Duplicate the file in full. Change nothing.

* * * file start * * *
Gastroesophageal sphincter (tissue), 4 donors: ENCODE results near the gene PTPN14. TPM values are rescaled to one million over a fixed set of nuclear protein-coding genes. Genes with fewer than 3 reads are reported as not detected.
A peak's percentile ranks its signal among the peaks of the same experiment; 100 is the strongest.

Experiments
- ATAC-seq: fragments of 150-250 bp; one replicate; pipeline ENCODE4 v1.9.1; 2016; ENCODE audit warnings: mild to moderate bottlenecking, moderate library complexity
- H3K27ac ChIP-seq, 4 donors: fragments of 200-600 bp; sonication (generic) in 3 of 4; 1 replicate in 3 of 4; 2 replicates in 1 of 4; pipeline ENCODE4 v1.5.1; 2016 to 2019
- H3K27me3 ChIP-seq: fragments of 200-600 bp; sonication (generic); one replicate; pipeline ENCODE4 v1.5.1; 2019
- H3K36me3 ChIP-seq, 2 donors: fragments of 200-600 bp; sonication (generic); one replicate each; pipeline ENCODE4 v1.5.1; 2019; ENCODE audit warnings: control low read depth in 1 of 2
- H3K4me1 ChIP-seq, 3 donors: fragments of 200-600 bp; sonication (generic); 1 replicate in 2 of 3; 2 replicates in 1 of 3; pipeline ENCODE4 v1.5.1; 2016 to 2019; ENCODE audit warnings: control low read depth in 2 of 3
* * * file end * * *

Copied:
Gastroesophageal sphincter (tissue), 4 donors: ENCODE results near the gene PTPN14. TPM values are rescaled to one million over a fixed set of nuclear protein-coding genes. Genes with fewer than 3 reads are reported as not detected.
A peak's percentile ranks its signal among the peaks of the same experiment; 100 is the strongest.

Experiments
- ATAC-seq: fragments of 150-250 bp; one replicate; pipeline ENCODE4 v1.9.1; 2016; ENCODE audit warnings: mild to moderate bottlenecking, moderate library complexity
- H3K27ac ChIP-seq, 4 donors: fragments of 200-600 bp; sonication (generic) in 3 of 4; 1 replicate in 3 of 4; 2 replicates in 1 of 4; pipeline ENCODE4 v1.5.1; 2016 to 2019
- H3K27me3 ChIP-seq: fragments of 200-600 bp; sonication (generic); one replicate; pipeline ENCODE4 v1.5.1; 2019
- H3K36me3 ChIP-seq, 2 donors: fragments of 200-600 bp; sonication (generic); one replicate each; pipeline ENCODE4 v1.5.1; 2019; ENCODE audit warnings: control low read depth in 1 of 2
- H3K4me1 ChIP-seq, 3 donors: fragments of 200-600 bp; sonication (generic); 1 replicate in 2 of 3; 2 replicates in 1 of 3; pipeline ENCODE4 v1.5.1; 2016 to 2019; ENCODE audit warnings: control low read depth in 2 of 3